'Place : Vancouver' Compilation Highlights the Breadth of the City's Electronic Music Scene

'Place : Vancouver' Compilation Highlights the Breadth of the City's Electronic Music Scene
There is a lot to say about this record. We could, in fact, talk about it at length without ever mentioning the music itself. We won't, but we could.

There are a number of other releases in this series of non-profit albums from the label Air Texture — highlighting Ecuador, the Netherlands, Columbia and Georgia — all of which try to bring awareness to specific causes that are important to the creative community in those areas. So, Place : Vancouver not only features artists that Canadians might know, it deals with issues that they'll definitely recognize.

The compilation sides with the struggles of the Indigenous population as they fight to protect their land from an unwanted pipeline and a government hellbent on blazing through their territory. It accomplishes this by donating proceeds from the release to provide legal and logistical support to First Nations peoples. They've also partnered with Pacific Wild, a non-profit located in the Great Bear Rainforest, dedicated to defending wildlife on Canada's Pacific coast, which will also be receiving proceeds from the sales of this comp.

If either of these causes speaks to you in any way, then supporting the release is one way in which you can help.

The other facet to the record is that it's a city-specific compilation, and like any comp worth its salt, Place : Vancouver has diversity strewn all over its 20 tracks. For some, the Vancouver "sound" is often pigeon-holed to a particular brand of woozy house, but there's always been far more at play in the city, and this release is prime example of that.

If you're looking to get your nodes drenched in liquid-black techno, then the likes Queensyze, Truant and the Automatic Message have you covered. If the vast expanse of a 10-minute ambient space-walk is more up your alley, then Segue and Montane District will happily oblige. There's soft plodding dub (DJ Olive), muted drum and bass (rOhmz), and gentle acid saunters (Braue).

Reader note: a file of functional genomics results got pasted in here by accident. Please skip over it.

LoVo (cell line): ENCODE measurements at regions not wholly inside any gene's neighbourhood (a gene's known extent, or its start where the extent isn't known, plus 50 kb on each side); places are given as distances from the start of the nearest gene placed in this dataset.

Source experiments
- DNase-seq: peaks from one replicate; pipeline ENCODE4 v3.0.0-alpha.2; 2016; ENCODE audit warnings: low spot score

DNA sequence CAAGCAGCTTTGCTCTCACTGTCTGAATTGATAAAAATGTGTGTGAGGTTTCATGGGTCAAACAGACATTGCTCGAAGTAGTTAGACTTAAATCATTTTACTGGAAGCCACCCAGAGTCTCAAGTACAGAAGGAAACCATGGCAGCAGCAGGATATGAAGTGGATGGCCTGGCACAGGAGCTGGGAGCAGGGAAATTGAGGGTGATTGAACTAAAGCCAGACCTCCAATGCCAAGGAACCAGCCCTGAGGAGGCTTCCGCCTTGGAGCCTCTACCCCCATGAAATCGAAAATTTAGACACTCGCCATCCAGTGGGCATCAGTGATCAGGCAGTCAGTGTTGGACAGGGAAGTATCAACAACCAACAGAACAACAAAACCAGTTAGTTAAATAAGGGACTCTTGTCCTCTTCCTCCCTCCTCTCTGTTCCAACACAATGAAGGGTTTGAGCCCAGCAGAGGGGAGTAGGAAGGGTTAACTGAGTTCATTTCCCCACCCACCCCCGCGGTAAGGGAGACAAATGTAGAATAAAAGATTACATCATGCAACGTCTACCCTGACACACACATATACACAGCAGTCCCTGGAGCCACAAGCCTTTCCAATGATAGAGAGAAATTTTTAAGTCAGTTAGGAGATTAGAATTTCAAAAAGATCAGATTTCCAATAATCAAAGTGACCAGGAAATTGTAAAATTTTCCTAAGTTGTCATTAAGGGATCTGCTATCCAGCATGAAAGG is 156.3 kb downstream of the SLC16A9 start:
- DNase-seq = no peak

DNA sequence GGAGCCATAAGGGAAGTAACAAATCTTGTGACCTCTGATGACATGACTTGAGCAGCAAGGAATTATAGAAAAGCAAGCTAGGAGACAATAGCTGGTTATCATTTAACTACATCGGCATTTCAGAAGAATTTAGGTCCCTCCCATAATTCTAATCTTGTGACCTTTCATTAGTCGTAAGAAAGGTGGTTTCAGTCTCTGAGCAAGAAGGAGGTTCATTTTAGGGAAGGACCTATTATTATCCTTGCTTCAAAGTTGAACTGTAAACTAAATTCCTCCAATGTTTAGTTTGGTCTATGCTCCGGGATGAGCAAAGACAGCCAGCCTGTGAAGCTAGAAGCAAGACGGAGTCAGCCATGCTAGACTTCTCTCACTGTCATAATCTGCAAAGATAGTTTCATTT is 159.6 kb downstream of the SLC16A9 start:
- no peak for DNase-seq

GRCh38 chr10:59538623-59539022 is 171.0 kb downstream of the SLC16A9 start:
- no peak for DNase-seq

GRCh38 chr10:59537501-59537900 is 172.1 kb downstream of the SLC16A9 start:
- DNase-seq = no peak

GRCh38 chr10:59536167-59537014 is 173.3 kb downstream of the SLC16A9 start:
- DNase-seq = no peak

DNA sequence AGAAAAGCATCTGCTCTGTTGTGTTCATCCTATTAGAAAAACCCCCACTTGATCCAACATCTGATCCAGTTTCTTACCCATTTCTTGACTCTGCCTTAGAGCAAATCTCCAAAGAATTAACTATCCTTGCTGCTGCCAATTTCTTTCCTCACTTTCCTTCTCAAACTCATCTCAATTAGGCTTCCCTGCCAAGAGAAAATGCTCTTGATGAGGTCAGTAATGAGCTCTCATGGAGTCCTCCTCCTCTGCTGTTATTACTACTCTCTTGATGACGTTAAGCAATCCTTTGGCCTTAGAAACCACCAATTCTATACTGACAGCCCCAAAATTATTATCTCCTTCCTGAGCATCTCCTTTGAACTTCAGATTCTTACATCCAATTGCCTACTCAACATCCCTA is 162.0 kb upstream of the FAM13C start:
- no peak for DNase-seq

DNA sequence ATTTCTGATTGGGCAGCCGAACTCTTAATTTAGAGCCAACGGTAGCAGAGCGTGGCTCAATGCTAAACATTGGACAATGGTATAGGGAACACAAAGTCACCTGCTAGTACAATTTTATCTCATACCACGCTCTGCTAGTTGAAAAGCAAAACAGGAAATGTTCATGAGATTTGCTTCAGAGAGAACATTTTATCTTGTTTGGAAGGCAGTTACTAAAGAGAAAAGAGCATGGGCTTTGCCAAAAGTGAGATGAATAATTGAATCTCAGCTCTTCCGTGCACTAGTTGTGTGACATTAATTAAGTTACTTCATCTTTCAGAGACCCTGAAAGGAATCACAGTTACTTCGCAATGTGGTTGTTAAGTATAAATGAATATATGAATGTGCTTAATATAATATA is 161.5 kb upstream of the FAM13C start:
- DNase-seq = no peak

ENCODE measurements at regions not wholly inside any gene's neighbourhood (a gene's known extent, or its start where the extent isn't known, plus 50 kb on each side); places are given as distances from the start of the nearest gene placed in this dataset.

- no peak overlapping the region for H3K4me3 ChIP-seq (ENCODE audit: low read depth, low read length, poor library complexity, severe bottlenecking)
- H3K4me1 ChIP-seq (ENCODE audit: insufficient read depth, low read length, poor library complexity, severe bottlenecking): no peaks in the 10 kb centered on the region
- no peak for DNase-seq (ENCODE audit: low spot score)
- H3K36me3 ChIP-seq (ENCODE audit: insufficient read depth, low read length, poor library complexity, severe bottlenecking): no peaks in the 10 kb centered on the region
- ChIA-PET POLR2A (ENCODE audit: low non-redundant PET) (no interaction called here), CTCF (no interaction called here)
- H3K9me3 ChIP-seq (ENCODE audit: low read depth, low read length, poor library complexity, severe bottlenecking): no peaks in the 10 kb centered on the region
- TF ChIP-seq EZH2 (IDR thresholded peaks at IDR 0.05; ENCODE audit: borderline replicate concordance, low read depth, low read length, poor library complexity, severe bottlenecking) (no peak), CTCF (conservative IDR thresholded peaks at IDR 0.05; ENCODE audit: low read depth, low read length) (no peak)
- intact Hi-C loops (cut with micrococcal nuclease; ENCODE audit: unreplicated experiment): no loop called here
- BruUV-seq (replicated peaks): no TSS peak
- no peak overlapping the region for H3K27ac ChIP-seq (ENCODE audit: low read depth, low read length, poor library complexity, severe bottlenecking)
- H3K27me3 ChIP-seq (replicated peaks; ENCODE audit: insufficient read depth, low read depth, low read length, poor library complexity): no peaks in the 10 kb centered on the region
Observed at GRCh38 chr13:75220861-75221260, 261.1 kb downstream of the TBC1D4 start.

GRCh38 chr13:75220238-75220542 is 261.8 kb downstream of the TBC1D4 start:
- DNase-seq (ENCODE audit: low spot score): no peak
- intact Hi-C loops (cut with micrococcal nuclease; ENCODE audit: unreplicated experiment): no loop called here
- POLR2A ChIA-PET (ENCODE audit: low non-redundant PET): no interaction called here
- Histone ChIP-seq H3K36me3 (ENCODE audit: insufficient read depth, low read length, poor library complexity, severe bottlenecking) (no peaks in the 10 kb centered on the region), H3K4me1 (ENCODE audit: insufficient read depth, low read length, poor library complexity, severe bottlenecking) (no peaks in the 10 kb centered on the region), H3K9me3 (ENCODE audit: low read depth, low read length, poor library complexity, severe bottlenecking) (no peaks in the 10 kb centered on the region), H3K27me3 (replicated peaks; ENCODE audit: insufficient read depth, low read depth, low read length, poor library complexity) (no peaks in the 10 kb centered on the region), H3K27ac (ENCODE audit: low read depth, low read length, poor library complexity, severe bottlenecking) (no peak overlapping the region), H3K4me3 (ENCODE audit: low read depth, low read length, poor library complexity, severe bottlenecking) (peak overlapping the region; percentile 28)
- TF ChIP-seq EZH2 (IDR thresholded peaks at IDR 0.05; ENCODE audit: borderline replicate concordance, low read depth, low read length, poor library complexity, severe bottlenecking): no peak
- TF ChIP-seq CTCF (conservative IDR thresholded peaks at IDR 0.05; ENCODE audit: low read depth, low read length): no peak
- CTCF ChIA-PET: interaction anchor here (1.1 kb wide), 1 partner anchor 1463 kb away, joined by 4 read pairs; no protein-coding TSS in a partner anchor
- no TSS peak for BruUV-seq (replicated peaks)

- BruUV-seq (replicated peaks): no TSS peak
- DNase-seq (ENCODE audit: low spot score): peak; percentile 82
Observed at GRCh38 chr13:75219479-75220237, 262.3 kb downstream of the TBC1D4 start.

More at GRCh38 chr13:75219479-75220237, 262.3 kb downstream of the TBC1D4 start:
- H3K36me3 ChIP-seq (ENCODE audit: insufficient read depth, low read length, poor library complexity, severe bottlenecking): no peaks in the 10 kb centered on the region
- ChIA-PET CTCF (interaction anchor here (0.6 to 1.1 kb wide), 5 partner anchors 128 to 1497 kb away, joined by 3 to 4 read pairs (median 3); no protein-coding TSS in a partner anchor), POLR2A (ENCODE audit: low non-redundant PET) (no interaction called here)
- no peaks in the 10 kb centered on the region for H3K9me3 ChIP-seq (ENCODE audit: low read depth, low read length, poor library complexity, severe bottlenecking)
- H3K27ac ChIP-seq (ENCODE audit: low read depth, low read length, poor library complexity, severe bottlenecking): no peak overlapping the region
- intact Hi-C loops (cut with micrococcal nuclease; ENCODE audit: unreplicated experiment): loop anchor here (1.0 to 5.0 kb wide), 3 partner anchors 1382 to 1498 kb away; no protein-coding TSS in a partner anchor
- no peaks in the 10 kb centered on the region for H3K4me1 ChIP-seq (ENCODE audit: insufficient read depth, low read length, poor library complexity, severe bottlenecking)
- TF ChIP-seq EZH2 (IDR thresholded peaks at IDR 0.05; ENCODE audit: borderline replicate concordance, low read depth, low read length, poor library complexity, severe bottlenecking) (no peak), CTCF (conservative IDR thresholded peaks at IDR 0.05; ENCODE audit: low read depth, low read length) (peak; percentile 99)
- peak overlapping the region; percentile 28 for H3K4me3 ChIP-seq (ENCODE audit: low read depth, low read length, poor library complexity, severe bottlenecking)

As you can tell, there's an awful lot to absorb here, but there are a couple of tracks that stick far out in front: Taal Mala's "The Dancers at the End of Time" is a technicolour tea party of IDM and jungle breaks that's just too much fun to not play on repeat. "Puppa" by Joel West is another clear highlight, albeit a much more restrained one. It's a delightful slow-groover, straddling the thin fence between house and techno perfectly.

There are, of course, many others. Mentioning all of them would be a bit much, but suffice to say, there are gems aplenty on here. One slight problem is that, given the sheer array of styles on Place : Vancouver, the transitions can be a tad jarring; as pounding rhythms disintegrate into ambient pools at a moment's notice, your brain might be left unsure as to what's going on. Fluidity isn't the goal here though — this about bringing awareness to certain social issues and displaying some of the fine talent that Vancouver has to offer. And in that regard, they've done a heck of a job. (Air Texture)